Short of outright banning electronics from kids, there’s no way you can keep them from being on social media. It’s the main way they socialize. It can be outright frightening to be a parent these days knowing about child predators lurking online, and worrying about your child being one of their next victims. You, as a parent, must get involved. Teach your kids about the online verification tools, and keep an eye on what they’re doing and who they’re talking to.
Safety From the Get-Go
Safety should start immediately. A recent Pew Research study says about six out of ten teens say they met a new friend online, and 20% of teens eventually met someone in person. Parents have always told children not to talk to strangers and this is no different! Kids rush into the virtual world unaware of the permanence of what happens there. Information sticks! That could impact anything that comes up in the future, like a future college administrator or employer who one day just might stumble on something that might look unfavorable.
Stay engaged with children’s online activity, particularly in the pre and early-teen years. Experts call it ‘tech transparency.’ Kids always stay current with the popular apps. Let your child know you’re interested in his or her online life and you want to know what apps they are using. Ask them to show you how to use the app they are currently thrilled about. There’s nothing wrong with conducting periodic spot checks. Educate them about internet safety. You should also urge them to ignore questionnaires and offers for free giveaways and contests.
Apple and Android-based phones make parental controls easy. Apple devices have an ‘Ask to Buy’ feature where kids have to get parental approval to purchase and download it. Android has a similar feature called Authentication in the Google Play store. Use these features to learn about the apps before letting your child use them. Some apps warn you of suspicious activity. PocketGuardian monitors the content your child is viewing on social media. The app will notify parents of any explicit content or cyberbullying. You can also utilize a reliable online background check service like www.checkthem.com to run people searches on anyone your child befriended on social media.
Computer & Phone History
There are quick and easy ways to periodically check on your child’s online activity by looking at their web history through their phone or tablet’s browsing history. Looking up phone numbers in your child’s phone history gives you the ability to know where calls come from. Computer history will also be very helpful! It will list all websites visited up to that point. Of course, any kid who wants to keep their web history private can erase their history in two clicks. However, your child’s constantly empty browser history might be a cause for alarm and reason to wonder what they’re up to. In addition to checking browsing history, you should adjust the settings from the options tab to maximize privacy and adjust other levels. Check out this great article on protecting your child from sex offenders.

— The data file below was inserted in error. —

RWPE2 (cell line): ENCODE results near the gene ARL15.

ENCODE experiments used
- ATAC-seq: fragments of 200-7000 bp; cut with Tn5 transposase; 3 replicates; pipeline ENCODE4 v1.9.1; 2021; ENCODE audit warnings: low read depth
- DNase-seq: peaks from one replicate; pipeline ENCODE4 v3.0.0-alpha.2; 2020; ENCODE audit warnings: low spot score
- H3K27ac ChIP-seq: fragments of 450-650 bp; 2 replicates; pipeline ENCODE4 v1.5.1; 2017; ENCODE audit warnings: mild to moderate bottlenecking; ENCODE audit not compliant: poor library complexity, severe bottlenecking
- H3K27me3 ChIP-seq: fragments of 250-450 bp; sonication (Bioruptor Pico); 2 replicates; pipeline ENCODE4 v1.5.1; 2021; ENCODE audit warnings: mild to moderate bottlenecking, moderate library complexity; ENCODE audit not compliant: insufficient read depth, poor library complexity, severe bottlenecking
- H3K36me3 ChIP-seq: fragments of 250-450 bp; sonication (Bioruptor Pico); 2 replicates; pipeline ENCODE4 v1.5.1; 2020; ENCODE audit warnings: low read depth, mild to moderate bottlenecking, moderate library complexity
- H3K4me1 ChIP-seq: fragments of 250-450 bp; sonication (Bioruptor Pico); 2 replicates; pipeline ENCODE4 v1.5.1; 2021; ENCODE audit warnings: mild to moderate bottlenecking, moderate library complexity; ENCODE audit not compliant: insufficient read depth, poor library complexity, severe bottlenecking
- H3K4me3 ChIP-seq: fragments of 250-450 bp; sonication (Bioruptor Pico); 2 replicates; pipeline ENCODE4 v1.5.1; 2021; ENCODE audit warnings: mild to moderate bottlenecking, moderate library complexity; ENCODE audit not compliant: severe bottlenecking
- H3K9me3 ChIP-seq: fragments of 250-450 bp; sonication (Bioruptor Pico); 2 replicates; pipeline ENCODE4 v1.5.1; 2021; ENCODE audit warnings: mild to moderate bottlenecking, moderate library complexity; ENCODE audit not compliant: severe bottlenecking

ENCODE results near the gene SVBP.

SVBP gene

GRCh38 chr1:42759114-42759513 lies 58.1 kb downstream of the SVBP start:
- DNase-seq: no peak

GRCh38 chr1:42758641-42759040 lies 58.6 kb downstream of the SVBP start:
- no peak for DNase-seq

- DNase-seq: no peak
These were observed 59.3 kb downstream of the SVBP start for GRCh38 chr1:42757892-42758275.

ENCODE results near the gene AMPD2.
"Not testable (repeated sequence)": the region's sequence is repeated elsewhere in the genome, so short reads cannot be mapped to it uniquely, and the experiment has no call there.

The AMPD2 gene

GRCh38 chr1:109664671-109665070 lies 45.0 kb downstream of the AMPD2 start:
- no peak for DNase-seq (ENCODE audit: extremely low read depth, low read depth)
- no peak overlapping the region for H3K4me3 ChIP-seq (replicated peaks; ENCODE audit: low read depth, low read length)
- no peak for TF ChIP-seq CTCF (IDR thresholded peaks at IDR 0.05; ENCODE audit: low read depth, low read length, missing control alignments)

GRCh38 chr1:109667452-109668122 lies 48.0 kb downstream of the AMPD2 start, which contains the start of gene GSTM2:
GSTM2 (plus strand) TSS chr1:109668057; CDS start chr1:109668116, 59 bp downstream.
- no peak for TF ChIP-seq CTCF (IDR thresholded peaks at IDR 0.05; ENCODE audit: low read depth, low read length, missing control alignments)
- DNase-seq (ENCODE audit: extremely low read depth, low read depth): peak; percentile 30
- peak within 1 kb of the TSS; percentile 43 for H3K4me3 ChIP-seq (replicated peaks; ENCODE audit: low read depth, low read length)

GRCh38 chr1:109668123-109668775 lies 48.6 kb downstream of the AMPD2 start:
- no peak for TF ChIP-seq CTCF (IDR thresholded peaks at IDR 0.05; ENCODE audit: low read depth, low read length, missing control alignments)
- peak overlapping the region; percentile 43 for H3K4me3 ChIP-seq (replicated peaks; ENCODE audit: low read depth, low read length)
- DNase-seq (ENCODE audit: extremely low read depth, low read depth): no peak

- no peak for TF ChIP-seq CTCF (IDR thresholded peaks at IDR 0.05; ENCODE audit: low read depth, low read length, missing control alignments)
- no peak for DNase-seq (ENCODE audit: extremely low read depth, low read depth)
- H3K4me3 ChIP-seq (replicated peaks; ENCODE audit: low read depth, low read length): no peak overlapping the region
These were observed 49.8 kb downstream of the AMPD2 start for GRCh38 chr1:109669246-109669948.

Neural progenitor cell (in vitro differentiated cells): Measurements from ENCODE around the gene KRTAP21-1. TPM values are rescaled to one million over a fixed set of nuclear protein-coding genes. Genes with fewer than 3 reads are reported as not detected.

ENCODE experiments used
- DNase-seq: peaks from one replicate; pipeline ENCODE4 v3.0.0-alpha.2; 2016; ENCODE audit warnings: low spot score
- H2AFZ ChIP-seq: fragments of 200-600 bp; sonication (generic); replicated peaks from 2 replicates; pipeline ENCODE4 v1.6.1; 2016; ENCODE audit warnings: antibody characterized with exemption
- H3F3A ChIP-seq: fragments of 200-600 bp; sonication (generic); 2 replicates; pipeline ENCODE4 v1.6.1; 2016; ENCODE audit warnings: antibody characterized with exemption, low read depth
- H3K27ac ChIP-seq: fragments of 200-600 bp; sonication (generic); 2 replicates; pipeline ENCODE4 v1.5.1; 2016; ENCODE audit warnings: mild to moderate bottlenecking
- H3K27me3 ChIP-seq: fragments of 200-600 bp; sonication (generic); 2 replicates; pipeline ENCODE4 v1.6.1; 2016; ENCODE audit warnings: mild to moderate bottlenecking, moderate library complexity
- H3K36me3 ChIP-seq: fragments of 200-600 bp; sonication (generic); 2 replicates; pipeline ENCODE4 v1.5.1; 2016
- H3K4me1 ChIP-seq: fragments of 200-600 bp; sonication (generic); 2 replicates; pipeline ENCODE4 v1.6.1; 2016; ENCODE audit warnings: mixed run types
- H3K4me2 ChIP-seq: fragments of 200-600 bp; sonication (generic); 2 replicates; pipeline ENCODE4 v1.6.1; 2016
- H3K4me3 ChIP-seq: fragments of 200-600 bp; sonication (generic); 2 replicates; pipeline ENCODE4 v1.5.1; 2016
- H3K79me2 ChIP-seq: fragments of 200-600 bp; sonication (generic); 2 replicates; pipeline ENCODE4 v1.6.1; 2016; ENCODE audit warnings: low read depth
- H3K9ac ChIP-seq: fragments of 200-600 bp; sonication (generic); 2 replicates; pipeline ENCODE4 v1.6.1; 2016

Cyberbullying is common with kids, especially teenagers. Several states and countries have passed laws that identify cyberbullying as a crime. Children with low self-esteem or emotionally unstable seem to be especially vulnerable and has led to suicide in the worse cases. It is often perpetrated where victims are targeted in an online community like social media or gaming activity where people are regularly interacting. Studies show about one in four children have been the victims of cyberbullying, and about one in six admit to participating in it to some extent. Experts say it’s difficult to accurately measure the extent of cyberbullying because kids are often reluctant to report it. Nevertheless, cyberbullying has serious repercussions. Research suggests both victims and bullies are at greater risk for stress-related disorders like anxiety and depression.
Identifying Signs of Cyberbullying
There are signs you as a parent can pick up on without constantly monitoring your child’s social media activity.
- He or she appears emotionally upset while using their phone or computer.
- They could also be very protective of what they are doing online.
- Your child could be conspicuously trying to avoid going to school or group activities.
- They might be showing signs of withdrawal with family and friends.
- Mood swings, explosive outbursts, slipping grades, and changes in behavior are also symptoms.
Social Networking Guidelines
Before you start talking to your child about the risks associated with social media, you need to set some guidelines and decide what age is appropriate for your child to even be using it. Technically, Facebook requires a minimum age of 13 to be able to join the social network. There’s no way to enforce this, but it’s probably something many parents are unaware of. Once you find out what apps and social networks your child is on, you need to make sure their privacy settings are set to the strictest levels. Adjusting your browser options to the strictest security settings and to block third-party sites protects the user, and also your computer from getting viruses.
Limit Cell Phone Use
This sounds like a no-brainer, but it’s one of the most important rules that’s probably often woefully neglected. You need to instill in your child’s mind that it’s unhealthy and detrimental to their well being to spend too much time on their phone and computer. Set some ground rules and certain times they can be on social media, like early in the evening or when they finish their homework. And if they’re of driving age, it’s absolutely imperative they know that under no circumstances whatsoever should they ever use their phone while driving.